More about Peters soon.

h/t Full Grown Single


5 writing tips from A. Lincoln

February 26, 2008

lincolns-sword.jpegOne way to improve your writing is to read good writers. Occasionally, if you are lucky, you come across a book on how a great writer writes. Such is Lincoln’s Sword by Douglas L. Wilson. No American president’s writings are so well known as those of Abraham Lincoln. His First and Second Inaugurals, and the Gettysburg address survive in part for the music of Lincoln’s words. But that music served a purpose; his style served the content masterfully. Here are a few things any beginning writer can learn from Abraham Lincoln, as revealed by Douglas Wilson. Read the rest of this entry »


There are some memes which must be…transmitted

February 21, 2008

Recovering from two back-to-back very excellent visits to colleagues  (see mental health days).

h/t Boing Boing


5 ways to exercise your analytical chops

February 16, 2008

Creativity is a about freely generating new ideas and culling 99% of them. The end product of creativity is thus new, useful ideas.

One’s quality as a scientist is a product of these two abilities.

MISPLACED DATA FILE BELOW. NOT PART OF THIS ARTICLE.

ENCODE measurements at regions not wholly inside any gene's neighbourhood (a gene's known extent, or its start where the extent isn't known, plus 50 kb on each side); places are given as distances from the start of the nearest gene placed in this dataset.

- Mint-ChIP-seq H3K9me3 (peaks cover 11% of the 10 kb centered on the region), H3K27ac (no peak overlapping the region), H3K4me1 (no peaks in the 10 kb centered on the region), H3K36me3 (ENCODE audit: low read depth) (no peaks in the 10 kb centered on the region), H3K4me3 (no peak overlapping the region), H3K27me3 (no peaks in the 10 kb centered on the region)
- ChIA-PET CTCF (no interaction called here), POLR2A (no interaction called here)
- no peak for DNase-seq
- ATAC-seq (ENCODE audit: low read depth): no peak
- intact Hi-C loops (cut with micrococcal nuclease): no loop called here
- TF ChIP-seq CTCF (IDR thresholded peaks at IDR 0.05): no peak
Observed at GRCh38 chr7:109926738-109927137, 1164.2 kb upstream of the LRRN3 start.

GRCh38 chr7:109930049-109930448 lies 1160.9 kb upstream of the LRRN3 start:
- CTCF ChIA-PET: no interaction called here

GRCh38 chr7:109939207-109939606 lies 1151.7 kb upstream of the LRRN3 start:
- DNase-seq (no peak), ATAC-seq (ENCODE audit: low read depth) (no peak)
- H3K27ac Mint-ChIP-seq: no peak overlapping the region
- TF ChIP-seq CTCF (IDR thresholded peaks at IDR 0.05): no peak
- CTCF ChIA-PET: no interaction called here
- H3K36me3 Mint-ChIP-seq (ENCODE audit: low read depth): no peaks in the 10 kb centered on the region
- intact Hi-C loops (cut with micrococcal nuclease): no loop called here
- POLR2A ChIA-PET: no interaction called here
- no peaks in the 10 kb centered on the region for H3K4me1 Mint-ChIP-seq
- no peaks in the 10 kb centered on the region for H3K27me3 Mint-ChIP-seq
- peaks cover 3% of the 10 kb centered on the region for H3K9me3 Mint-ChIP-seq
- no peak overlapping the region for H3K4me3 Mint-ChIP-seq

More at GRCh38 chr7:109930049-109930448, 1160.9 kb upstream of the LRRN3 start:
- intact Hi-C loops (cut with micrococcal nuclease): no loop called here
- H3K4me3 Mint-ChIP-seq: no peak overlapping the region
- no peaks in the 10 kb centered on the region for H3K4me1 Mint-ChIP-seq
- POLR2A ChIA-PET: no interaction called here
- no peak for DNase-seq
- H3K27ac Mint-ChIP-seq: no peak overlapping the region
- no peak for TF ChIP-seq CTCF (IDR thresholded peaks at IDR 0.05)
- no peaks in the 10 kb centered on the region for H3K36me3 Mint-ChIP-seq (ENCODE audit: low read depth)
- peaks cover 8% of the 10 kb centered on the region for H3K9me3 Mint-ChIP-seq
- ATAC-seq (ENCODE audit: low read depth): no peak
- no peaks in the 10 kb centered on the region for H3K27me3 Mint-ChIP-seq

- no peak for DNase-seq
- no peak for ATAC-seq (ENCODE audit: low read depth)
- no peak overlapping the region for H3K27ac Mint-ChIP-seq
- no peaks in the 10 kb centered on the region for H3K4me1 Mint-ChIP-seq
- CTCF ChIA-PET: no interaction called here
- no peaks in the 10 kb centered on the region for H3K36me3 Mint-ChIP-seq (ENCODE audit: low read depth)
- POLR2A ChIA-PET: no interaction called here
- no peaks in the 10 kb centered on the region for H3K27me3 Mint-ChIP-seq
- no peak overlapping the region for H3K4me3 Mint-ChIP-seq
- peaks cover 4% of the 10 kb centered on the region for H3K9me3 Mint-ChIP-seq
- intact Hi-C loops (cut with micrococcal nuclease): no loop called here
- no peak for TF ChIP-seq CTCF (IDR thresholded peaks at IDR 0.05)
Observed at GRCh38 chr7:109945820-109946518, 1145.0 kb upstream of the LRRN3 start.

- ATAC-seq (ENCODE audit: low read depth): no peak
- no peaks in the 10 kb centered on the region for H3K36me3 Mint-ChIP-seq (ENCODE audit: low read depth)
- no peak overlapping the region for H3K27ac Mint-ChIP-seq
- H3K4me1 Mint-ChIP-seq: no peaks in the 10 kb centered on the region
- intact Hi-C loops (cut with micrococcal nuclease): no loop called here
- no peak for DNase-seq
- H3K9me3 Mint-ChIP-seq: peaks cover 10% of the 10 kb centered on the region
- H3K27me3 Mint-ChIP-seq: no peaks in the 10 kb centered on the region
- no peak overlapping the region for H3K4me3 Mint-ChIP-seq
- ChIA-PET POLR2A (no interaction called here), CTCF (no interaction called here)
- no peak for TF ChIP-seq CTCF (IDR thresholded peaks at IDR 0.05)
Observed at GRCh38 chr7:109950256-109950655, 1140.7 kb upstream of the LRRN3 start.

Some folks are so hyper-critical of any new idea that nothing leaves their notebook. Even writing a paragraph becomes an excruciating ordeal, as any abstraction is ruthlessly worried and excised.

Some folks fill their notebooks with idea after idea, but end up swallowed up in the thicket unable to commit to any one idea for long (sort of an intellectual ADHD). Consider this post a dose of analytical Ritalin, prescribed by the good Dr. Tufte.

Edward Tufte is someone every beginning scientist should get to know. His Visual Display of Quantitative Information is the best introduction to the theory and practice of effective graphics. His website includes a bulletin board on all topics analytical, graphical, aesthetic, and concrete. The site’s only downside is that it can swallow Friday afternoons whole if you let it.

In short, Tufte is the paragon of GTDA’s guiding principle:

Quality = great content*great design.

Here is the opening salvo (plus my commentary) from his “Advice for effective analytical reasoning.”